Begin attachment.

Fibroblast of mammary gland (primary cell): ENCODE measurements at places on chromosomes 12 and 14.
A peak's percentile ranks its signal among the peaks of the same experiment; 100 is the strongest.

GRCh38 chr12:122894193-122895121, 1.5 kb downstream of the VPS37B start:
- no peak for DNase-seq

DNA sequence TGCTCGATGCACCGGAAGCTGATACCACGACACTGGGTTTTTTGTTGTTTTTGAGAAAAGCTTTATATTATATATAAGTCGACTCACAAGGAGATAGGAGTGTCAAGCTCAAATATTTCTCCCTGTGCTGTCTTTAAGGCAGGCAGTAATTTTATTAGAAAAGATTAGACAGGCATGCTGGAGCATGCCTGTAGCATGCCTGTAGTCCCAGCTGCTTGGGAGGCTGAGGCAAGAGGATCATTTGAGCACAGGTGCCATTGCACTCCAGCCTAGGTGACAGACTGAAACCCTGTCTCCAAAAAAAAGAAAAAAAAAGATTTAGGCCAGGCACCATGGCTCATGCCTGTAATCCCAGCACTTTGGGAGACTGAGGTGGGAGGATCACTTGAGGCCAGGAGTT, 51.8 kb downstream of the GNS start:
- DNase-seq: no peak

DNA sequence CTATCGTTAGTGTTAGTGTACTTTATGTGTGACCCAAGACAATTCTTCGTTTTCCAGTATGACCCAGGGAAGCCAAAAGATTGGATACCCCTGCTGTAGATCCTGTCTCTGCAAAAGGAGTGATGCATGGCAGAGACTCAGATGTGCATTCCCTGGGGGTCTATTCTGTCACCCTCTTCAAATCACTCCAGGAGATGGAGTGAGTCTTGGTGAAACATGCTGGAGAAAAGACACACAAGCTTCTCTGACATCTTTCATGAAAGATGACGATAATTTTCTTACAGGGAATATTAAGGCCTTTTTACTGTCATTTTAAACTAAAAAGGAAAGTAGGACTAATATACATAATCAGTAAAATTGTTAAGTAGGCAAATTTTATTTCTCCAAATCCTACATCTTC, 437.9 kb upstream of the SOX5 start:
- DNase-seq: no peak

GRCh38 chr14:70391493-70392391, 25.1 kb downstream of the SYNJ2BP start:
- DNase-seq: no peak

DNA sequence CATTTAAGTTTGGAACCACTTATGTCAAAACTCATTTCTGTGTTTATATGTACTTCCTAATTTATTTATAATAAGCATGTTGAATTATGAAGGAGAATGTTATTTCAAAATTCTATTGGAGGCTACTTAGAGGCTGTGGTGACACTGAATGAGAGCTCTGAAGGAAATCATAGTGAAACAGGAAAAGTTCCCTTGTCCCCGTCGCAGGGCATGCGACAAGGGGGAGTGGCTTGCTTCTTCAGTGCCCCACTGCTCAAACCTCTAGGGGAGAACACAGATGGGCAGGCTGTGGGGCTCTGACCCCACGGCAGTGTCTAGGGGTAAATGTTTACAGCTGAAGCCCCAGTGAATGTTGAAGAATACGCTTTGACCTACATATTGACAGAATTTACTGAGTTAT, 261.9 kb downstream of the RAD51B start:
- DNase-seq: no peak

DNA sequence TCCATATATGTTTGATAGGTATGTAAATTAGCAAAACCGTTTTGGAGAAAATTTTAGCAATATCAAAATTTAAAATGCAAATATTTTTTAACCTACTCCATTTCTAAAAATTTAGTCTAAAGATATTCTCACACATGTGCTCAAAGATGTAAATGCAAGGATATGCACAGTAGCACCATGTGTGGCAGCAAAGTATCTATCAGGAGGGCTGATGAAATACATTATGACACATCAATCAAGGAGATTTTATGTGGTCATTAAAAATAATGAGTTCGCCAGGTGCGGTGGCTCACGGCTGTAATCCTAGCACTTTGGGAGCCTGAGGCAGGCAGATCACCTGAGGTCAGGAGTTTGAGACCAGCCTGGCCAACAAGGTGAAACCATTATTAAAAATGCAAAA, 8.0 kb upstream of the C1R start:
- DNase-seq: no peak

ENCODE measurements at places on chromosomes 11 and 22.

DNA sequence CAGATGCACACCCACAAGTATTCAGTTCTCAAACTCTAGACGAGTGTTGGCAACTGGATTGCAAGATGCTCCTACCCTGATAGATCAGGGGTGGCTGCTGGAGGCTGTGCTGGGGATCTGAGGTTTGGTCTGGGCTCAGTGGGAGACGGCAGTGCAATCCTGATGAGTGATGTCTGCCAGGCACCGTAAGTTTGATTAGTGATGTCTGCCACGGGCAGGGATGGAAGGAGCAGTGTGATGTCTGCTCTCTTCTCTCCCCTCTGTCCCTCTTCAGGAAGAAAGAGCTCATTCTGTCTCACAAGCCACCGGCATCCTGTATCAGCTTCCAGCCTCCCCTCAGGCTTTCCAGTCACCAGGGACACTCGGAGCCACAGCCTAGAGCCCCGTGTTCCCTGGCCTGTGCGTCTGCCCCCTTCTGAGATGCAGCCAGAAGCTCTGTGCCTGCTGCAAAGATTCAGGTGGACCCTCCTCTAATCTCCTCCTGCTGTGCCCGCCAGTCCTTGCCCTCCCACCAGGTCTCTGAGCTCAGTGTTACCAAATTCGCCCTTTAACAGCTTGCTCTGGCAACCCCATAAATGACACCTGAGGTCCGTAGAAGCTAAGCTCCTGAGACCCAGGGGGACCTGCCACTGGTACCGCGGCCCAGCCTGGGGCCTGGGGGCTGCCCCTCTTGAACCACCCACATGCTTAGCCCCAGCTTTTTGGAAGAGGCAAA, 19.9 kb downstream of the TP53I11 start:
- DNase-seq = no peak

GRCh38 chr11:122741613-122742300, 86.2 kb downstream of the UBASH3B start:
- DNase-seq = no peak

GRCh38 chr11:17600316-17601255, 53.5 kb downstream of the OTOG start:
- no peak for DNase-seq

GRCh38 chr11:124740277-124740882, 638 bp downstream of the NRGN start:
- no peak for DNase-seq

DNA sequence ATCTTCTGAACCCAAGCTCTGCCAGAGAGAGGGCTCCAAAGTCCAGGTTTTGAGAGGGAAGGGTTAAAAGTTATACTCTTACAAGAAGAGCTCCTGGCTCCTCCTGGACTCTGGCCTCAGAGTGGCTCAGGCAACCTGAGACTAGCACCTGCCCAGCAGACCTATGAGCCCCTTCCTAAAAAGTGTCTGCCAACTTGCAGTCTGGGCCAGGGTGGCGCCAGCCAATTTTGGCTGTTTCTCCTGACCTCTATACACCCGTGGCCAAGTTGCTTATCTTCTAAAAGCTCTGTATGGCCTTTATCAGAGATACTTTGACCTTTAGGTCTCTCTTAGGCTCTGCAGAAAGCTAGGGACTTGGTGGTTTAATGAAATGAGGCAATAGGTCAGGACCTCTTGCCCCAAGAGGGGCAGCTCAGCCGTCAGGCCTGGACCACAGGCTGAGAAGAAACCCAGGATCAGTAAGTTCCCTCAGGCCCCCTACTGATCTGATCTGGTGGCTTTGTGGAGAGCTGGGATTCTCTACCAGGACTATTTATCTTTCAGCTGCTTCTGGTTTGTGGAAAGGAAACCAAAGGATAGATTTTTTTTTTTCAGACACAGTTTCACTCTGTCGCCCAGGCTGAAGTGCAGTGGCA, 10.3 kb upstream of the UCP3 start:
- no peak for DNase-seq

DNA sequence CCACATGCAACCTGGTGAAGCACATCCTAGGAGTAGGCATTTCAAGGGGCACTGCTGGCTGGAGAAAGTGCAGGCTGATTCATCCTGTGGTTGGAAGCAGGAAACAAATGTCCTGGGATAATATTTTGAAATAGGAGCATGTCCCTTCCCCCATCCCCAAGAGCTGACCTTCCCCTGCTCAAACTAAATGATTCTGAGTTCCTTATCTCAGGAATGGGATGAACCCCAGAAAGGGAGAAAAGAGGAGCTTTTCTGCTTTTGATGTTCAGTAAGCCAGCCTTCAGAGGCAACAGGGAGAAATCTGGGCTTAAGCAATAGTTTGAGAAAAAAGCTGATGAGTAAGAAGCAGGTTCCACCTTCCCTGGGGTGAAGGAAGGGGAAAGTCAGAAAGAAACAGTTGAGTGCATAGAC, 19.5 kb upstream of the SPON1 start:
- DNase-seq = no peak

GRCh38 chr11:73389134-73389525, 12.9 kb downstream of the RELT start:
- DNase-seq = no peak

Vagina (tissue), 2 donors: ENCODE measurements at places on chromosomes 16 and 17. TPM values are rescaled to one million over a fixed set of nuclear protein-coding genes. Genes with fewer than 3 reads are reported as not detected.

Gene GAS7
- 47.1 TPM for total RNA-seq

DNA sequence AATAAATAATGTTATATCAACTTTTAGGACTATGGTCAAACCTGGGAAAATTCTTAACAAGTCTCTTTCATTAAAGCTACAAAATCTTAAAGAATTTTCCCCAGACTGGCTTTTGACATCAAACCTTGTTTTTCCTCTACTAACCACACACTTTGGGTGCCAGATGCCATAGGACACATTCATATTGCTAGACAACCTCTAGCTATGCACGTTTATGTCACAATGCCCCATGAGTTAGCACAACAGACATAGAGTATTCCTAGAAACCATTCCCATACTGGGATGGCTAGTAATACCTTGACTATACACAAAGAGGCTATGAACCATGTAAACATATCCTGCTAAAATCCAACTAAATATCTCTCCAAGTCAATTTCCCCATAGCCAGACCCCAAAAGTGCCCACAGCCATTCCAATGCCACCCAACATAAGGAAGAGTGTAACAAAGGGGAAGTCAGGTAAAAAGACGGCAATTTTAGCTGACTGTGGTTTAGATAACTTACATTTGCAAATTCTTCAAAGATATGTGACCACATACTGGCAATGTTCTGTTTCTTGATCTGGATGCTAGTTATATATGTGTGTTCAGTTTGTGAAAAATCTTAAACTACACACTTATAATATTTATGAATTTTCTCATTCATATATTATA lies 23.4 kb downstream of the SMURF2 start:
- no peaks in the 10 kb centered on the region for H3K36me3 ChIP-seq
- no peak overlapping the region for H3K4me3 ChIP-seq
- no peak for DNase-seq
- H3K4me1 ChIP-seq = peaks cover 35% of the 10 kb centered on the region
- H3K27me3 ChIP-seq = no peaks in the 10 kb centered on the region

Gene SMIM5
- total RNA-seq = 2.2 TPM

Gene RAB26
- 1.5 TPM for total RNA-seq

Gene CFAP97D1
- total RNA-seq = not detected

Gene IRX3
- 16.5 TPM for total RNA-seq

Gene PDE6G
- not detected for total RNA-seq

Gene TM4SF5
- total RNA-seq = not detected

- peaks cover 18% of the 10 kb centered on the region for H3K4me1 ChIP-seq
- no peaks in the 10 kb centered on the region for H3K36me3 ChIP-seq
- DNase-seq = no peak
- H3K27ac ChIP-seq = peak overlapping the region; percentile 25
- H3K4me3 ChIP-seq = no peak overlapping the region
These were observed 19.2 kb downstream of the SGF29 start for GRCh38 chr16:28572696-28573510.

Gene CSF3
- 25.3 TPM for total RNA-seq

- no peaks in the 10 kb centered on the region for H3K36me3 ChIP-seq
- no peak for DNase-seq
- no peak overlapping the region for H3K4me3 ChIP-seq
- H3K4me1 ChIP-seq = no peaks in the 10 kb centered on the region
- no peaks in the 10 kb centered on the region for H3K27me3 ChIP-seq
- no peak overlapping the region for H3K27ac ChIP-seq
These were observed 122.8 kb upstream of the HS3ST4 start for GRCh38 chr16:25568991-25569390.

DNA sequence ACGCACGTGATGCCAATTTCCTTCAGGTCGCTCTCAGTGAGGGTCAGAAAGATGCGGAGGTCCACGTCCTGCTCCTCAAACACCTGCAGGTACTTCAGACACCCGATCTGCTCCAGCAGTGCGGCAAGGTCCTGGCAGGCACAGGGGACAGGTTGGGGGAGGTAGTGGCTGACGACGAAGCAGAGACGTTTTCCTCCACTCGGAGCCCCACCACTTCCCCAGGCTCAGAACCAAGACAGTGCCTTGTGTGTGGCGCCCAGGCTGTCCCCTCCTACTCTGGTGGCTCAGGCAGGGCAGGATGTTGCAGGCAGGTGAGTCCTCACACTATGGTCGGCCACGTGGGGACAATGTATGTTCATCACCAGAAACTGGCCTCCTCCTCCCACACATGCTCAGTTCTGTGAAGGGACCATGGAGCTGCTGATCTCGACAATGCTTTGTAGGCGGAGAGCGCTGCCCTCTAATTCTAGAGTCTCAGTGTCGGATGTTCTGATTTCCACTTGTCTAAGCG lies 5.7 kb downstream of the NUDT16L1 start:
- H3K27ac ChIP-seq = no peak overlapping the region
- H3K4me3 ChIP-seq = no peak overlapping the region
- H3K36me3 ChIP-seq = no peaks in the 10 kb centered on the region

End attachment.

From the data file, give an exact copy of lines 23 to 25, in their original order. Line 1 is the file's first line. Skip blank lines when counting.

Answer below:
- no peak for DNase-seq

DNA sequence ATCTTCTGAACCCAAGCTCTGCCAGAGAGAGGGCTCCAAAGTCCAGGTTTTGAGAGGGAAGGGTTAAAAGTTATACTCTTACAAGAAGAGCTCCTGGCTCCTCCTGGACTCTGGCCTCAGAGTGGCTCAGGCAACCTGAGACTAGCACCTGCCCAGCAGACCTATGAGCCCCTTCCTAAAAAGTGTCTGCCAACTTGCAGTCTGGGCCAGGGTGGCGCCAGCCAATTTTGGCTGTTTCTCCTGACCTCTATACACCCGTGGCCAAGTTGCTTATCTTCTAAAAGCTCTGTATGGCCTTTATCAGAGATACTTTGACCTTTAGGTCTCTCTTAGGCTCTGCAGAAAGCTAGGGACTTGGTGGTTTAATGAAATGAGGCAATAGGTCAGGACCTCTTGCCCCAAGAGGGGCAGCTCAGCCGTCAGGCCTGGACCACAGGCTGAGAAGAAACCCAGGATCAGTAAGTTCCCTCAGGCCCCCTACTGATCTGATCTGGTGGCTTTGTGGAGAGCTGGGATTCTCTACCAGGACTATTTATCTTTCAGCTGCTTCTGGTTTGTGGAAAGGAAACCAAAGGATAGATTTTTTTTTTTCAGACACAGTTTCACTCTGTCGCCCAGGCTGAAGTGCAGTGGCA, 10.3 kb upstream of the UCP3 start:
- no peak for DNase-seq